So a personal trainer may actually be good for you. I had the issue at first when I first started going back to the gym (I did power lifting and sports in highschool then stopped caring from 18 to 25) and I had forgotten everything was had anxiety going into the gym (that's where my girlfriend came in and helped me, she's actually a personal trainer herself so I'm very fortunate).
From what I've read and even experienced myself I would suggest both weight training and cardio. In that order. Your body has two, I'll call them reservoirs, of energy it can use. The energy you get from the protein you eat during the day and then that of whats stored in your body in your fat cells. Now cardio will burn through most but not all of your protein intake if you do it first and it also doesn't use it as efficiently as weight training (protein is a huge factor in muscle growth). So by weight training first you use your protein to help fuel your body and grow your muscles and by the time you get to cardio your body is ready to use the other energy in your fat cells to burn through to keep you going during that.
Also yes your diet is a HUGE VERY HUGE factor. You can workout 7 days a week for hours on end but still see very little improvement. Your diet and what you eat is 70% of the solution. You can start tracking calories with an app on your phone that lets you scan the products barcode to get it's information. You also need to stay away from huge amounts of sodium and fats. I only cheat on my meals Friday nights and Saturday all day. Every other day is healthy and meal prepped for the week.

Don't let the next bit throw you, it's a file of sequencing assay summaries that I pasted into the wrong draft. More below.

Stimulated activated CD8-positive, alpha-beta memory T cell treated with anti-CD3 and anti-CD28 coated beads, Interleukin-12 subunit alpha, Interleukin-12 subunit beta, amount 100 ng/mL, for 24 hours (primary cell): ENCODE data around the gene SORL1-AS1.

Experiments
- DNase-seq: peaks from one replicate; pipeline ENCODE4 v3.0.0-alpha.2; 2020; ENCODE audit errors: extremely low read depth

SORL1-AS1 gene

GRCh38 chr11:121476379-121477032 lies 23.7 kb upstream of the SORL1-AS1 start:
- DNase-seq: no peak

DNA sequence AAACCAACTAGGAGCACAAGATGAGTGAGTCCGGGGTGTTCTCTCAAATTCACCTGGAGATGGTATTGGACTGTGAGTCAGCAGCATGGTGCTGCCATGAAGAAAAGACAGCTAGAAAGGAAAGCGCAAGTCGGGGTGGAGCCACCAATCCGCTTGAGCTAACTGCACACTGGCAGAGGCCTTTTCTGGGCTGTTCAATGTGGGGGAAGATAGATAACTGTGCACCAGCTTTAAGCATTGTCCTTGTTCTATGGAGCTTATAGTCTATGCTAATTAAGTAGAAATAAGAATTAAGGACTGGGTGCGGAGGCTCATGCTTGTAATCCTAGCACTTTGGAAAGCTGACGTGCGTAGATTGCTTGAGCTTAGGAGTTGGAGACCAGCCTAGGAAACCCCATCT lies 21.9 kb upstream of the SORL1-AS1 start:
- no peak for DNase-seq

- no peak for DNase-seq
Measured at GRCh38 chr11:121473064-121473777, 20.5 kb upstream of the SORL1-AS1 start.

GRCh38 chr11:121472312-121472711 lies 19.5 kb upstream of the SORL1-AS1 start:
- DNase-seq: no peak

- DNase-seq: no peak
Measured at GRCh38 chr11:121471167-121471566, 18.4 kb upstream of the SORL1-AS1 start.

Your teach is smart and right when he/she makes you do that. Being able to do one amount of weight at one rep isn't going to help. Now doing a lighter amount for a huge amount of reps is what will.
For your muscles to grow you need to tear them apart which is what weight training does and then allow them to recover and repair themselves. And repeated actions will help greatly with that.
For toning your body and defining your muscles you always want to do lower weights for high amount of reps (for instance on shoulders I do shoulder press, lateral raises, side raises at 4 sets x 12 reps at 20 pounds).
For growing muscles you want to go from lower weight with high reps to higher weight with low reps (example shoulder press: 12 reps at 20 pounds, 10 at 25, 8 at 27.5, 6 at 30) and when you start getting stronger you keep raising the weight for each set.
Now your shoulders hurting from deadlifting shouldn't be happening and could be due to form. Deadlifts are for your legs and glutes. That's what you should be using to lift the weight, nothing else. Your hands and arms are there only for you to hold the weight to lift it. Depending on how many reps though your arms/shoulders can be tired from holding onto the weight for so long.